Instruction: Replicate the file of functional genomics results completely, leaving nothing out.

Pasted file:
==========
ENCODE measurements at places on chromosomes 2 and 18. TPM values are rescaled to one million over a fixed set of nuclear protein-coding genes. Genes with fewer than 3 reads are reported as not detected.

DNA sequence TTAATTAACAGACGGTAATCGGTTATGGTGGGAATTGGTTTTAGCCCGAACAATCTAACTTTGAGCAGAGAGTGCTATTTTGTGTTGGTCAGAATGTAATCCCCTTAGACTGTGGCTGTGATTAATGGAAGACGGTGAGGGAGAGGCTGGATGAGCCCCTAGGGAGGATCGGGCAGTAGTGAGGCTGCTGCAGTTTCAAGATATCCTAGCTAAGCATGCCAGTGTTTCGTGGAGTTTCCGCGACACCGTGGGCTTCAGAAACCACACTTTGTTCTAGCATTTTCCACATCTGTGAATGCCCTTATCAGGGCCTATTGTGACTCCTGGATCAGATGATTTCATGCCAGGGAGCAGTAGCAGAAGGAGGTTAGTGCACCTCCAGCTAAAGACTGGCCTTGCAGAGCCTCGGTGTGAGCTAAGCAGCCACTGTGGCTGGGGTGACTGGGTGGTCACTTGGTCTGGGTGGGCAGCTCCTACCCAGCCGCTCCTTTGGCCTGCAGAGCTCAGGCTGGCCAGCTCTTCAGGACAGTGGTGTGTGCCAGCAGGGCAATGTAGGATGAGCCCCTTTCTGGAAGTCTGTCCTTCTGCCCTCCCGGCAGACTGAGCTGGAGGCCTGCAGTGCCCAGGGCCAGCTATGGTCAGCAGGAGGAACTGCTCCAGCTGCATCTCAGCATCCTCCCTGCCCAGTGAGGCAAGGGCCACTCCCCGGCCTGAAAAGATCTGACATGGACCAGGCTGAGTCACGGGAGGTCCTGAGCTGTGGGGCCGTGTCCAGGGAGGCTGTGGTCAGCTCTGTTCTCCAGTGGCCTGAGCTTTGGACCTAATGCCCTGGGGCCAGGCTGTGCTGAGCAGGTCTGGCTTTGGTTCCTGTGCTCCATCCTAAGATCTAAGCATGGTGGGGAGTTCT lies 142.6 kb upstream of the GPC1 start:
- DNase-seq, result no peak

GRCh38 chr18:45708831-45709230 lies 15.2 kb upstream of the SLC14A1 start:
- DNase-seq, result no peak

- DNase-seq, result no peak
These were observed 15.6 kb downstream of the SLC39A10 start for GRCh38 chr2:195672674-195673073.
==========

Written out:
ENCODE measurements at places on chromosomes 2 and 18. TPM values are rescaled to one million over a fixed set of nuclear protein-coding genes. Genes with fewer than 3 reads are reported as not detected.

DNA sequence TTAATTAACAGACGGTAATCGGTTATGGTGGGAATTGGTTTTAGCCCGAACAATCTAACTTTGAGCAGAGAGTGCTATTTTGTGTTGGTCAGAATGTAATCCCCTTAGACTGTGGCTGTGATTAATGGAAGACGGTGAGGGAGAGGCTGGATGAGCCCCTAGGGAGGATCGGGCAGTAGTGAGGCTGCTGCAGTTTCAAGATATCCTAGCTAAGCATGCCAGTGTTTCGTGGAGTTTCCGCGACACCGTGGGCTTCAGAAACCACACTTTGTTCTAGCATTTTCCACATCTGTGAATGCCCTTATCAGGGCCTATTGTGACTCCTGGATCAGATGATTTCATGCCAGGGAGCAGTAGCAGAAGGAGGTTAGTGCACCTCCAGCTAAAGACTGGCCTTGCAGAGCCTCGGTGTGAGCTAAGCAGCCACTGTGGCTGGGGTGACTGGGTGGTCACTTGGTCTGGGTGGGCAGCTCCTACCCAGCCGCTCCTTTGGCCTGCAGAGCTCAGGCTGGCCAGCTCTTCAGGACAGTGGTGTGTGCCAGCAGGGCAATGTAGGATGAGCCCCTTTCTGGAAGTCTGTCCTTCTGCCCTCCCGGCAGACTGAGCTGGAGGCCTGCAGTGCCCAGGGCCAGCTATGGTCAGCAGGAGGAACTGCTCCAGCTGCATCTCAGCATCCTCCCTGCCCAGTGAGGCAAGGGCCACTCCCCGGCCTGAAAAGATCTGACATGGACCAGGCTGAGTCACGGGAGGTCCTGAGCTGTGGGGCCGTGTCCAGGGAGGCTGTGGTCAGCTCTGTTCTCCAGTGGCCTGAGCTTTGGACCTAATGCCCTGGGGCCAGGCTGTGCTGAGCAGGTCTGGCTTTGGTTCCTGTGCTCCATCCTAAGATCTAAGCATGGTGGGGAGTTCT lies 142.6 kb upstream of the GPC1 start:
- DNase-seq, result no peak

GRCh38 chr18:45708831-45709230 lies 15.2 kb upstream of the SLC14A1 start:
- DNase-seq, result no peak

- DNase-seq, result no peak
These were observed 15.6 kb downstream of the SLC39A10 start for GRCh38 chr2:195672674-195673073.